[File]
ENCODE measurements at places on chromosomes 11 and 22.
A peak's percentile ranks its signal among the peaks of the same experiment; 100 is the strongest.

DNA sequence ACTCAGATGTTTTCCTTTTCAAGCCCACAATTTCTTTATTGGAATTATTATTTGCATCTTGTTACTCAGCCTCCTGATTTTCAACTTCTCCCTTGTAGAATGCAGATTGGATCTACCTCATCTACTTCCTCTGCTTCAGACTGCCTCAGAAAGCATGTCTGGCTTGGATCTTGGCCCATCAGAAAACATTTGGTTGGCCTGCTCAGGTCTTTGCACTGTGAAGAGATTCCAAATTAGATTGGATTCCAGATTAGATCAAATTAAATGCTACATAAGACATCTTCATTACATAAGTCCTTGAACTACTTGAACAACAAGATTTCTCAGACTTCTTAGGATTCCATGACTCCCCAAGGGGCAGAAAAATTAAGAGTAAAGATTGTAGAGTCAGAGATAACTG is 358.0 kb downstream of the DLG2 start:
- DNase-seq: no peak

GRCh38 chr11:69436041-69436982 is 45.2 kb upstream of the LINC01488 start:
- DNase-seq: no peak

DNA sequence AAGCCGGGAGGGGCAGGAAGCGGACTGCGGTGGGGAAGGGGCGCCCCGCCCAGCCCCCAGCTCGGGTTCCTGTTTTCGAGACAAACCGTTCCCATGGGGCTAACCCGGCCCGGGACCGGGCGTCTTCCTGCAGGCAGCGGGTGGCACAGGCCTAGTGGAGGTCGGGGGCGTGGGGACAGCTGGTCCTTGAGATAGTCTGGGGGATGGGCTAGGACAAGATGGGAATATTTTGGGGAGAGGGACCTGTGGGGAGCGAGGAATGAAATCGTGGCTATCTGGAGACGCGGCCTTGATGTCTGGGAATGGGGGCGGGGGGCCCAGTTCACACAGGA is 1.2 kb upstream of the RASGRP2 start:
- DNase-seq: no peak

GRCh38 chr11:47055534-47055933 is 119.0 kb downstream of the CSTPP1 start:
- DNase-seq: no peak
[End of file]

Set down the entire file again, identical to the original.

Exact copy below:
ENCODE measurements at places on chromosomes 11 and 22.
A peak's percentile ranks its signal among the peaks of the same experiment; 100 is the strongest.

DNA sequence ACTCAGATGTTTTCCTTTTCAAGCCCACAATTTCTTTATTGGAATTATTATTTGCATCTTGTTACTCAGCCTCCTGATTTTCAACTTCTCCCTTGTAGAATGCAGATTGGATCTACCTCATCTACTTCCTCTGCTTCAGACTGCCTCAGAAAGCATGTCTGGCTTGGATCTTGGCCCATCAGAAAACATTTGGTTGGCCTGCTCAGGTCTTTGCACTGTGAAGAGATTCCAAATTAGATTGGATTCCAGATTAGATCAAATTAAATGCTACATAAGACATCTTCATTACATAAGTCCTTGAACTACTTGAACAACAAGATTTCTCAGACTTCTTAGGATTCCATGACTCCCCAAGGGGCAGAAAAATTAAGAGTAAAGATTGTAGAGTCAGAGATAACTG is 358.0 kb downstream of the DLG2 start:
- DNase-seq: no peak

GRCh38 chr11:69436041-69436982 is 45.2 kb upstream of the LINC01488 start:
- DNase-seq: no peak

DNA sequence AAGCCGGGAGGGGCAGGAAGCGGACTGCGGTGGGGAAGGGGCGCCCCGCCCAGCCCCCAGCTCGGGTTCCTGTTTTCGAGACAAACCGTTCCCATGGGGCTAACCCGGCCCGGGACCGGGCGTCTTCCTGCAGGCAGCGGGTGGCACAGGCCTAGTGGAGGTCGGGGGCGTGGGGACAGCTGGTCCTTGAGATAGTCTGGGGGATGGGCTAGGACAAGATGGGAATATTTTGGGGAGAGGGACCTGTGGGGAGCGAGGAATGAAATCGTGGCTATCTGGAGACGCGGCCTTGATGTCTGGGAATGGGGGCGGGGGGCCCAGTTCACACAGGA is 1.2 kb upstream of the RASGRP2 start:
- DNase-seq: no peak

GRCh38 chr11:47055534-47055933 is 119.0 kb downstream of the CSTPP1 start:
- DNase-seq: no peak